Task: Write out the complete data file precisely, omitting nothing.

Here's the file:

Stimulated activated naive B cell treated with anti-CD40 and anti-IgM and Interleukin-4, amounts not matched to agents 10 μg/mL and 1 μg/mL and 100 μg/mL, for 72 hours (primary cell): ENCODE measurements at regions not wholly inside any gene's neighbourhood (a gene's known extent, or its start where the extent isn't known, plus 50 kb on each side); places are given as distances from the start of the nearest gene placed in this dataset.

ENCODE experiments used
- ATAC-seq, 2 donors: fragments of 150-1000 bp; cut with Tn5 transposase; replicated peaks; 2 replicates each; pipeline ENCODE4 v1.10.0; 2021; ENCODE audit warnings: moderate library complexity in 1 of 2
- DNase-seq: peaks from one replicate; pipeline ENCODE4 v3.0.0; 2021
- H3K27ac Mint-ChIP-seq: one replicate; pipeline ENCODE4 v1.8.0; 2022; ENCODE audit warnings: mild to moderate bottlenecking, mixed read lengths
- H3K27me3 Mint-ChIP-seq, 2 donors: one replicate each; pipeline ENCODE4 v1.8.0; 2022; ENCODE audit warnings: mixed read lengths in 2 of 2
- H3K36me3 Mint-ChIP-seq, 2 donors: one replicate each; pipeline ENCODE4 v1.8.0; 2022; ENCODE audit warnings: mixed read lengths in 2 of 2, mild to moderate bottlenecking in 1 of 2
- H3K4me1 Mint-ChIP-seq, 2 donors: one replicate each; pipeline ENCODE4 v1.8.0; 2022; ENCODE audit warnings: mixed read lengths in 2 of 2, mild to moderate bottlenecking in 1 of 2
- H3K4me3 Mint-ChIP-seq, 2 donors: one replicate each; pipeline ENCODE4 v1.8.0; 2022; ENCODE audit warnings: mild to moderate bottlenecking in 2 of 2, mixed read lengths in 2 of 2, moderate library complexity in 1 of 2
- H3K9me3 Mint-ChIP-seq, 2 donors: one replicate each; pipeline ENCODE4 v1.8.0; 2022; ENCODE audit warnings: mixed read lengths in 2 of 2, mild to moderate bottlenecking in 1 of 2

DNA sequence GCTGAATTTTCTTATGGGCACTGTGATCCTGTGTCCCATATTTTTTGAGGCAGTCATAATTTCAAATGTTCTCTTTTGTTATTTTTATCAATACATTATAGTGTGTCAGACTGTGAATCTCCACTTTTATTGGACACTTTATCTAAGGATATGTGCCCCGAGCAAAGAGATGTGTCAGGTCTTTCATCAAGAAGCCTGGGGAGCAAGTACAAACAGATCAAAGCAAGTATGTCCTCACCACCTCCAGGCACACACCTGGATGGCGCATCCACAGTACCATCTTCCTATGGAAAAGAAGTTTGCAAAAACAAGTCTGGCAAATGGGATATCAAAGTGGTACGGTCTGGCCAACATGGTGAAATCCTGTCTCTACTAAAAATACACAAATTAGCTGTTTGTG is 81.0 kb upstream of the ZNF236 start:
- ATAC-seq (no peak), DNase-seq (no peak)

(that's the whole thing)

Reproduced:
Stimulated activated naive B cell treated with anti-CD40 and anti-IgM and Interleukin-4, amounts not matched to agents 10 μg/mL and 1 μg/mL and 100 μg/mL, for 72 hours (primary cell): ENCODE measurements at regions not wholly inside any gene's neighbourhood (a gene's known extent, or its start where the extent isn't known, plus 50 kb on each side); places are given as distances from the start of the nearest gene placed in this dataset.

ENCODE experiments used
- ATAC-seq, 2 donors: fragments of 150-1000 bp; cut with Tn5 transposase; replicated peaks; 2 replicates each; pipeline ENCODE4 v1.10.0; 2021; ENCODE audit warnings: moderate library complexity in 1 of 2
- DNase-seq: peaks from one replicate; pipeline ENCODE4 v3.0.0; 2021
- H3K27ac Mint-ChIP-seq: one replicate; pipeline ENCODE4 v1.8.0; 2022; ENCODE audit warnings: mild to moderate bottlenecking, mixed read lengths
- H3K27me3 Mint-ChIP-seq, 2 donors: one replicate each; pipeline ENCODE4 v1.8.0; 2022; ENCODE audit warnings: mixed read lengths in 2 of 2
- H3K36me3 Mint-ChIP-seq, 2 donors: one replicate each; pipeline ENCODE4 v1.8.0; 2022; ENCODE audit warnings: mixed read lengths in 2 of 2, mild to moderate bottlenecking in 1 of 2
- H3K4me1 Mint-ChIP-seq, 2 donors: one replicate each; pipeline ENCODE4 v1.8.0; 2022; ENCODE audit warnings: mixed read lengths in 2 of 2, mild to moderate bottlenecking in 1 of 2
- H3K4me3 Mint-ChIP-seq, 2 donors: one replicate each; pipeline ENCODE4 v1.8.0; 2022; ENCODE audit warnings: mild to moderate bottlenecking in 2 of 2, mixed read lengths in 2 of 2, moderate library complexity in 1 of 2
- H3K9me3 Mint-ChIP-seq, 2 donors: one replicate each; pipeline ENCODE4 v1.8.0; 2022; ENCODE audit warnings: mixed read lengths in 2 of 2, mild to moderate bottlenecking in 1 of 2

DNA sequence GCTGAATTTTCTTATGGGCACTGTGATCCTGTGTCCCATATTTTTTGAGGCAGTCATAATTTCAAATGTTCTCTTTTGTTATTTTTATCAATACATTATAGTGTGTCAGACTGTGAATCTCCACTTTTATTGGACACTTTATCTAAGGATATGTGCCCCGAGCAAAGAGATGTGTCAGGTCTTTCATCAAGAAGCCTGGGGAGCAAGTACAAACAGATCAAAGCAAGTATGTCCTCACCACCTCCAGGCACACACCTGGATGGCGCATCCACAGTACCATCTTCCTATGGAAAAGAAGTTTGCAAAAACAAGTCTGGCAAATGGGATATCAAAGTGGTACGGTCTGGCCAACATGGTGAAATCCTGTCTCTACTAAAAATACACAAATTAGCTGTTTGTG is 81.0 kb upstream of the ZNF236 start:
- ATAC-seq (no peak), DNase-seq (no peak)